I assumed that was the case for reasons of "no homo"; I was more interested in who initiates it when there are different genders involved, like whether it's appropriate for a man to do so with a woman, or if this is frowned upon.
Does this child kissing thing happen in other countries as well?
Probably not on the mouth. Maybe on the forehead or cheek, though.

What is most different to coordinate, is when you have people (family) who sometimes kiss three times and other times only one. Man, I've done that wrong with my mother-in-law so many times :?
But it's not really 'kissing', it's just cheek against cheek, so there's not really an initation in that sense. Because most of the times it's just assumed that it's going to happen. (Not with business stuff though, Lada mentioned that, but with business it's always only shaking hands - luckily.) And yes, men are supposed to kiss women as well.
Interests: lots.
Motivation: little.

Corrections appreciated.

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Re: Greeting people

Postby linguoboy » 2014-10-24, 19:46

Hoogstwaarschijnlijk wrote:
mōdgethanc wrote:I don't think I understand the finer details of this weird European kissing ritual. Who kisses who first, and how is that determined? Do both parties have to kiss, or is one sufficient? And which one? Are there gender differences? Nobody ever explains this when they bring it up.

You kiss each other at the same time! And there is always the same order with right left right.

Except where it's left-right-left...

Hoogstwaarschijnlijk wrote:Gender differences: men don't kiss men.

That's more than a gender difference, it's a gender/sexuality difference. In the USA, I pretty much only kiss men (plus women who I know are familiar with the European protocol).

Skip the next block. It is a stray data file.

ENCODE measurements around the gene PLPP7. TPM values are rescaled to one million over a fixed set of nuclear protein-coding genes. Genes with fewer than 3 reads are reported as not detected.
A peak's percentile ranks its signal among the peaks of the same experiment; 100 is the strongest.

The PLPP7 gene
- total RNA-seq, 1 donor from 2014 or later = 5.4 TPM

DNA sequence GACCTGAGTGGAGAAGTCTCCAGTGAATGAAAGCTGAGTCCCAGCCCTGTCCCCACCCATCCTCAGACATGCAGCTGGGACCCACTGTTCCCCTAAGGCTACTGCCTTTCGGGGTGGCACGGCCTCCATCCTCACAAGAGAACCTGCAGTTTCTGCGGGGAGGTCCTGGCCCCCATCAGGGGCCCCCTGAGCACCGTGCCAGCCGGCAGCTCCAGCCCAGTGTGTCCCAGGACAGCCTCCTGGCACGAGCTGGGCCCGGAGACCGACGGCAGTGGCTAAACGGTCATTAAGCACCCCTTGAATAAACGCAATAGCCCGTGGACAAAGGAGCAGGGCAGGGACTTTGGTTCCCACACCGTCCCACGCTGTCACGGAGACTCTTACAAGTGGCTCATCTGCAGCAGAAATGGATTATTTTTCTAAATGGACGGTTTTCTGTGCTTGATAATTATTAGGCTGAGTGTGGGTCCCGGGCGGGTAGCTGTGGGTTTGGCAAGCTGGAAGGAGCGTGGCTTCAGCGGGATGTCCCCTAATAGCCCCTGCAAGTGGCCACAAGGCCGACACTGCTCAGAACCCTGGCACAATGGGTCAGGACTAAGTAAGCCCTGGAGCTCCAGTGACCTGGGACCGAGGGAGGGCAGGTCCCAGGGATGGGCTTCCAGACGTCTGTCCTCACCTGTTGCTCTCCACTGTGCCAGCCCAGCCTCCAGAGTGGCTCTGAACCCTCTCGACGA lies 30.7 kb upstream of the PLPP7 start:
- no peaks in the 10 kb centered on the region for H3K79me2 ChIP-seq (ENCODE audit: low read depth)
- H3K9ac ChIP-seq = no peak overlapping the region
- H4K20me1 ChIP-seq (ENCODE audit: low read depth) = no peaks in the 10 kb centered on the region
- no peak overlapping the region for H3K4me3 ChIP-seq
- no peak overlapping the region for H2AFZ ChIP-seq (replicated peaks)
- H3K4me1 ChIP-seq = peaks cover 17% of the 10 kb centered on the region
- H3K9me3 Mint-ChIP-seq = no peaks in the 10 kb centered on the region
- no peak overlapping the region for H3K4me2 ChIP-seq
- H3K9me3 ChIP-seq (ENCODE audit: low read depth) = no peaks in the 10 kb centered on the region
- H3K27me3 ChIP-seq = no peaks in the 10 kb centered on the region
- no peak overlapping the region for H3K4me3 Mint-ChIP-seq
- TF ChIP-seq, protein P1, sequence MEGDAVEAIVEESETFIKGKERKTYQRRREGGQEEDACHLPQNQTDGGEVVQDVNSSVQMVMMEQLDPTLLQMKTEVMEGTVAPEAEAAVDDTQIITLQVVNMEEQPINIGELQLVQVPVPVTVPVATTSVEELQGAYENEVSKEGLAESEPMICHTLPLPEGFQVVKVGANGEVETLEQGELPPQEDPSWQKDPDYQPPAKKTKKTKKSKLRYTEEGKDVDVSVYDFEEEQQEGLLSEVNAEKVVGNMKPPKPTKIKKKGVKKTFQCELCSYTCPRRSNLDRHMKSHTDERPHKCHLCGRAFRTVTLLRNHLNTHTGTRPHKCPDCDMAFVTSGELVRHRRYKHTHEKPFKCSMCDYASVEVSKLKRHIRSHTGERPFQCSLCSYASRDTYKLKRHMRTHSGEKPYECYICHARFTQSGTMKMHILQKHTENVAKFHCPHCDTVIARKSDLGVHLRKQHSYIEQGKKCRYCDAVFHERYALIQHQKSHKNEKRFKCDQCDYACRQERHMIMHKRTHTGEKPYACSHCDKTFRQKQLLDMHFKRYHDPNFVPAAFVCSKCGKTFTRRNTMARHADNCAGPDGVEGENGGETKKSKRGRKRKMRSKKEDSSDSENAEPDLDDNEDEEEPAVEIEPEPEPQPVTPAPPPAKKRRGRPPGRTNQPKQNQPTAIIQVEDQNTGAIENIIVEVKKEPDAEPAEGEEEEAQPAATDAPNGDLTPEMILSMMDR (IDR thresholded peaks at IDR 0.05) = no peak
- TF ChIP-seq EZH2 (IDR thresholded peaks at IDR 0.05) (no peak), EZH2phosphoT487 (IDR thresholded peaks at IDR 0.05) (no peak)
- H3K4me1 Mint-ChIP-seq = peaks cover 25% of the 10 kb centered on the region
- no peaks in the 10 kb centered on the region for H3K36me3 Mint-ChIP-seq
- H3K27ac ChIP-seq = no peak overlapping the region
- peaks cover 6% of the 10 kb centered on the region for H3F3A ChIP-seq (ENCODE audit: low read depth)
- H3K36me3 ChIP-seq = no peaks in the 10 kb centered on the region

Hoogstwaarschijnlijk wrote:Slightly related, but I recently see a lot of parents kiss their (little) children on their mouth. I'm very sure that I would never do this, I think it's really gross. My parents have only kissed me on my hair, though recently they are trying to start the normal three-kisses-ritual. Does this child kissing thing happen in other countries as well?

It did in my family. My mother still occasionally kisses me on the mouth. (Remember, we're just talking a quick peck here. It's nothing like an actual romantic kiss.)
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Re: Greeting people

Postby mōdgethanc » 2014-10-24, 20:07

Hoogstwaarschijnlijk wrote:What is most different to coordinate, is when you have people (family) who sometimes kiss three times and other times only one. Man, I've done that wrong with my mother-in-law so many times :?
But it's not really 'kissing', it's just cheek against cheek, so there's not really an initation in that sense. Because most of the times it's just assumed that it's going to happen. (Not with business stuff though, Lada mentioned that, but with business it's always only shaking hands - luckily.) And yes, men are supposed to kiss women as well.
I suppose it's not more complicated than our complex etiquette around handshaking. Sometimes it's clear when it's called for, like meeting a new business client, but other times it's not. If I just met a casual acquaintance and they stuck out their hand, I would do it, but it's not something I tend to do myself. And there are some settings where it's a no-no, like a hospital (risk of spreading pathogens). Another problem is that it's hard to tell how firm your grip should be. A weak handshake signals that you're a wimp, but gripping someone's hand so tightly it's painful looks like you're overcompensating.